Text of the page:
• Quality of succession by performance (performance of appointed successors versus performance of previous incumbent)
    • Measure if appointed successors performs as well as previous incumbents to determine if efficiency has increased or decreased
  • Quality of succession by competency (competencies of appointed successors versus competencies of previous incumbent)
    • Measure if appointed successors have been developed adequately to cover key positions to see if mitigation of losing holder was managed sufficiently
  • Cost savings in succession (cost of sustaining key positions plus appointed successor salary costs versus salary costs of previous incumbent)
    • Measure the real cost of appointing a successor and whether the appointment has reduced the compensation costs of key positions
  • Cost savings in succession with performance
    • Measure the real cost of appointing a successor and whether the appointment has reduced the compensation costs of key positions and increased performance
  • Average Bench Strength
    • Measure the strength of successors to understand if key positions are adequately covered
  • Average Bench Strength with readiness coverage
    • Measure the strength of successors and the readiness to understand if key positions are adequately covered with successors who are ready now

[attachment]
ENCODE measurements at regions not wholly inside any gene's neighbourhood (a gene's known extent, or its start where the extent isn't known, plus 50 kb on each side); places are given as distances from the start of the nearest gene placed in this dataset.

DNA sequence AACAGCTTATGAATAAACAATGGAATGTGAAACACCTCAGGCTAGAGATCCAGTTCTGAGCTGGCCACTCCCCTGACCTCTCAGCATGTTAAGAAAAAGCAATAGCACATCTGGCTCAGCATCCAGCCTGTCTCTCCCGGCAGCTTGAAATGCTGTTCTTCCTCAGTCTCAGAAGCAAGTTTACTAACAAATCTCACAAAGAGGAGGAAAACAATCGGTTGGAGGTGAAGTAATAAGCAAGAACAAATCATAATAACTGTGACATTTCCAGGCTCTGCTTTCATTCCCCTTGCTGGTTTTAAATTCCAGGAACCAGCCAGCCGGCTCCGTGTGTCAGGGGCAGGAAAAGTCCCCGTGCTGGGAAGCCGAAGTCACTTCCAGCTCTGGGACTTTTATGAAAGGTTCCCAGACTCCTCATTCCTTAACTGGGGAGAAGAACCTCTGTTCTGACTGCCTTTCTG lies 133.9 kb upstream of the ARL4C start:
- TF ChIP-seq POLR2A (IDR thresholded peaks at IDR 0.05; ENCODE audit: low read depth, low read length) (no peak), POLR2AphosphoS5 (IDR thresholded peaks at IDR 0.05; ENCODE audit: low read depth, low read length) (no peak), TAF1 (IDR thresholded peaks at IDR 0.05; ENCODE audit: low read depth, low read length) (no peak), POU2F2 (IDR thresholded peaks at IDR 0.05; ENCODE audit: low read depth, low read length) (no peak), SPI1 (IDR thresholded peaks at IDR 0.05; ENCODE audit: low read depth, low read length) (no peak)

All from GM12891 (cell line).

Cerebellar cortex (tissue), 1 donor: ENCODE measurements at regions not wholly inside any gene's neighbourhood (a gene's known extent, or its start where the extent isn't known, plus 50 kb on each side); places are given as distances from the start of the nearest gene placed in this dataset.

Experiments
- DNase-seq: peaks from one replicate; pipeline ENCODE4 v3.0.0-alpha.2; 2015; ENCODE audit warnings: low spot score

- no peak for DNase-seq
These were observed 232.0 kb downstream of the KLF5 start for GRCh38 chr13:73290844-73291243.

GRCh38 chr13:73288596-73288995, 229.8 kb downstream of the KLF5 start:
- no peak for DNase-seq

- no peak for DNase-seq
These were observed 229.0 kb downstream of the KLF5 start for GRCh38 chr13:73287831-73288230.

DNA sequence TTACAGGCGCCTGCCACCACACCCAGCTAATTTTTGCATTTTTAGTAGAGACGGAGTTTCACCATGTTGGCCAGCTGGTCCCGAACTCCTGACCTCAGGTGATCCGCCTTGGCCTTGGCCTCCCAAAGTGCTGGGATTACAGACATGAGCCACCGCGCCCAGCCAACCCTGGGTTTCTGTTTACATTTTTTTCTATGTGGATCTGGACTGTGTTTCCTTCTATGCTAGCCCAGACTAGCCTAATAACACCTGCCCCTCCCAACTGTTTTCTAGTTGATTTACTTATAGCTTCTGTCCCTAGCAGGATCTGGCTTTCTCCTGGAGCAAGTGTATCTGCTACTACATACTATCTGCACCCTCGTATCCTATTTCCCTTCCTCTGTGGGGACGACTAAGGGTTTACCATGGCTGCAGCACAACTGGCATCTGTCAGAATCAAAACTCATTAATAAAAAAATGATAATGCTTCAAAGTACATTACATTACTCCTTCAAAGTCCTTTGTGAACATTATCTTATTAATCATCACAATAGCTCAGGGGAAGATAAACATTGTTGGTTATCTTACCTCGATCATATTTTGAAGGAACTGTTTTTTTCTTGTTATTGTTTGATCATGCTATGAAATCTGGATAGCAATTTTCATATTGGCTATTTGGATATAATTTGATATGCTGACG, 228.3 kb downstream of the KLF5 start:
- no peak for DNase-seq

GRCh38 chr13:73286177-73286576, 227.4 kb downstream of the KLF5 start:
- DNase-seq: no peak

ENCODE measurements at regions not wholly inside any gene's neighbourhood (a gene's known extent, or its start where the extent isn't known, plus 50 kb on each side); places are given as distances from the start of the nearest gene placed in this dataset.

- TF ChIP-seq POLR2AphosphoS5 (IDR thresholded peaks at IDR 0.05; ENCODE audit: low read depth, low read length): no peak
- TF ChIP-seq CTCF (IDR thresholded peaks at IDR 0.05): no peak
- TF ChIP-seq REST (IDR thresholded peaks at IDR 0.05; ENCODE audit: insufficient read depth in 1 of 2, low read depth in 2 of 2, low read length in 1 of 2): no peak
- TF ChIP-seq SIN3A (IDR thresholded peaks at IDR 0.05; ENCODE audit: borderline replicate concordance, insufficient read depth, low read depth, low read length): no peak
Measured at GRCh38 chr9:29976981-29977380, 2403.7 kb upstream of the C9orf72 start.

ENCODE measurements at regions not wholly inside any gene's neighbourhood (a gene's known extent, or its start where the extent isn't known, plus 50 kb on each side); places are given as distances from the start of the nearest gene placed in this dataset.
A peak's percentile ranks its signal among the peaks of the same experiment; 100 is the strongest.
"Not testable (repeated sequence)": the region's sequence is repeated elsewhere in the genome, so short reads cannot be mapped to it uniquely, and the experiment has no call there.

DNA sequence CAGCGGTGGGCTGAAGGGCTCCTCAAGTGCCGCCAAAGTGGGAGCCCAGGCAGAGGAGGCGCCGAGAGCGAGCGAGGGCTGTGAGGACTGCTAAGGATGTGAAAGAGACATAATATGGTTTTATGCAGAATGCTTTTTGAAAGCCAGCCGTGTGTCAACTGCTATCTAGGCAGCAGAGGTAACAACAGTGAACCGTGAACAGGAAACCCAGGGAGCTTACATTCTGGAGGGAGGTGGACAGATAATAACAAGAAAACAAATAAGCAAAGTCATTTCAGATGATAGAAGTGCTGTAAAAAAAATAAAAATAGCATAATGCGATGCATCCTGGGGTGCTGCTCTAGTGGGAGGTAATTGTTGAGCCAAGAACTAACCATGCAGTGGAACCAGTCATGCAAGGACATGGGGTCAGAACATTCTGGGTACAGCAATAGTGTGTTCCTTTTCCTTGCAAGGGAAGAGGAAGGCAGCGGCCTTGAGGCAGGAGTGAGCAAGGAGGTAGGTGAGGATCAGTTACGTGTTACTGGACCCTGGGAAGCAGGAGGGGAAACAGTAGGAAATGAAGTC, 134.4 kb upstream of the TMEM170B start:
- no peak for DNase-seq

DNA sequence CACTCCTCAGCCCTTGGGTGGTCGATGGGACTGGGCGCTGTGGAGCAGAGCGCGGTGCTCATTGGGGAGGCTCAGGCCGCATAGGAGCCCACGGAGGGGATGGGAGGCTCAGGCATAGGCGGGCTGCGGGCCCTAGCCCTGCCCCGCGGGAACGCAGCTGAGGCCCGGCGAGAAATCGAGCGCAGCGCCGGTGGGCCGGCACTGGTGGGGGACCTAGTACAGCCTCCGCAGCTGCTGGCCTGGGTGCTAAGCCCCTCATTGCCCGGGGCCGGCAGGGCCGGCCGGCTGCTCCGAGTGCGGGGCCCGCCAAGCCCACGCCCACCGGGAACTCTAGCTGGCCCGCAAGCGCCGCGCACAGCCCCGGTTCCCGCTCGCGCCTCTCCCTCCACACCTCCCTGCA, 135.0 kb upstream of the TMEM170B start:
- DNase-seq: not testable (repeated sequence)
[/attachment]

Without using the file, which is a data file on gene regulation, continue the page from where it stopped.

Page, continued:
• Breakdown of number of successors
    • Measure how many individuals are successors against the overall workforce headcount to measure if the overall quality of the workforce is good enough to progress
  • Breakdown of successor readiness
    • Measure how many successors are ready to become incumbents of key positions so that expectations can be managed and talent individuals utilized effectively
  • Total cost of development (development activities and learning activities)
    • Measure the total costs of developing the workforce, as well as component parts, to understand the cost to the organization
  • Breakdown of training courses taken
    • Measure the total number of training courses taken, plus cost per course, to understand the cost to the organization
  • Breakdown of development costs by type versus increased performance
    • Measure the developments costs of each type of development or learning activity (e.g. course, mentoring, management trainee program) to discover the most cost effective development methods of increasing performance
  • Average period from successor designation to appointment
    • Measure the average period of time from the assignment of a successor to their appointment into the position to better understand the period required to adequately develop successors to be ready
  • Average time to increase successor readiness
    • Measure the average period of time required to increase successor readiness, as a benchmark for development time for successors assigned with different levels of readiness
  • Percentage of incumbents of key positions that will retire within 5 years
    • Measure the number of incumbents of key positions who will retire within 5 years so adequate successors can be groomed for these positions

While it is important to measure these analytics, I also think that multiple criteria should be available to further break down analytics by different variants:

  • Current year
  • Previous year
  • Previous 5 years
  • Any time period
  • Organization structure
  • Cost Center
  • Company Code
  • Functional Area, Job Family and Job
  • Personnel Area and Subarea